If the U.S. further subcontracts the Mideast to the Saudi regime, the setbacks and disappointments for peace and justice in the Mideast during the Obama years will be small potatoes in comparison. If the Mideast continues to deform, largely because of U.S. policies backing Saudi Arabia, as well as Israel, all the other things Sanders is talking about regarding economic inequality are arguably out the window. He himself has noted that "wars drain investment at home." Or does Sanders think it's all good if he can set up a scheme whereby the Saudis pay the bills and use their own troops for Mideast wars that the U.S. government backs? Martin Luther King in his "Beyond Vietnam" speech referred to the wars taking funds from the war on poverty as a "demonic destructive suction tube." But he also referred to just looking at the funding as a "facile" connection, listing several other, deeper, reasons based on other moral grounds for opposing war. But Sanders rarely touches on those other reasons. It's as though we've learned nothing about blowback since 9/11.
Contrast Sanders' call for an escalation in Saudi Arabia's proxy wars with what insurgent Jeremy Corbyn -- whose campaign to lead the Labor Party in the UK has caught fire -- is saying. He's been challenging the British establishment about arming the Saudis: "Will the Minister assure me that the anti-corruption laws will apply to arms deals and to British arms exports? Will they involve forensic examination of any supposed corruption that has gone on between arms sales and regimes in other parts of the world rather than suspending Serious Fraud Office inquiries, as in the case of an investigation into the Al-Yamamah arms contract with Saudi Arabia?" See a section on Corbyn's website on Saudi Arabia and video of his remarks at the House of Parliament just last month, with Corbyn relentlessly raising questions of human rights violations by the Saudi regime.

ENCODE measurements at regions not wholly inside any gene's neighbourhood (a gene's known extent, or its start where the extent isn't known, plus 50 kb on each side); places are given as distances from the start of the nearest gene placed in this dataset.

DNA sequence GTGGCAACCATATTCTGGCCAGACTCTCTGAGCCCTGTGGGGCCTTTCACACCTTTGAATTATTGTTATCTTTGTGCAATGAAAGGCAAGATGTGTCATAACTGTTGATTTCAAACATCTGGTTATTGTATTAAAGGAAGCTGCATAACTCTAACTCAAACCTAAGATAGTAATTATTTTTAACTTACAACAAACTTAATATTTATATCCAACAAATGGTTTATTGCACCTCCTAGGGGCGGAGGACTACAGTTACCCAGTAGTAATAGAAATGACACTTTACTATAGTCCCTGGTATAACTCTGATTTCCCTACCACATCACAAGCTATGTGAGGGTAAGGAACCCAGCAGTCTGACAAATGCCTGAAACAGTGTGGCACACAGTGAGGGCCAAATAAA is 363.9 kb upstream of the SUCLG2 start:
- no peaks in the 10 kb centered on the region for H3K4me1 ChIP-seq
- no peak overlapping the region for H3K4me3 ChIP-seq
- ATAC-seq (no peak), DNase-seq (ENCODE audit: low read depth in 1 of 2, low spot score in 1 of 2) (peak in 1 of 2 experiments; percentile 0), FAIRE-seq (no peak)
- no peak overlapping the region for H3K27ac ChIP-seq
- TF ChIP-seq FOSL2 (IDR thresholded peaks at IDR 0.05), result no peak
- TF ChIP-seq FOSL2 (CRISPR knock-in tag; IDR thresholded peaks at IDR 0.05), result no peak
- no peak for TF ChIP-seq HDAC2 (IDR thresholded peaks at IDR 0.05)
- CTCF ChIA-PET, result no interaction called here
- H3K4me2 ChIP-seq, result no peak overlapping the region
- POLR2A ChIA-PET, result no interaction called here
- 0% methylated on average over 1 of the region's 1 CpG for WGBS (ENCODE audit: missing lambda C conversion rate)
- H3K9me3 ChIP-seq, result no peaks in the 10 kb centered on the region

Instead of adopting Corbyn's human rights perspective, Sanders has used Saudi Arabia's massive military spending to argue that it should further dominate the region. Unexamined is how it got that way. Unexamined is the $60 billion arms deal between the U.S. and Saudi Arabia that Obama signed off on in 2010. The BBC reports, Saudi "Prince Turki al-Faisal called for 'a unified military force, a clear chain of command' at a high level regional security conference in Riyadh, the Saudi capital."
So Sanders and Saudi planners seem to be working toward the same ends, as though war by an autocratic state in a critical region can be expected to breed good outcomes. Sanders doesn't seem to take money from Lockheed Martin -- though he's backed their F-35, slated to be based in Vermont -- but his stance on Saudi Arabia must bring a smile to the faces of bigwigs there.
The Black Lives Matter movement has moved Sanders to "say the names" of Sandra Bland and others who are victims of police violence. Those striving for peace and justice around the world need to do the same regarding Sanders and U.S. foreign policy.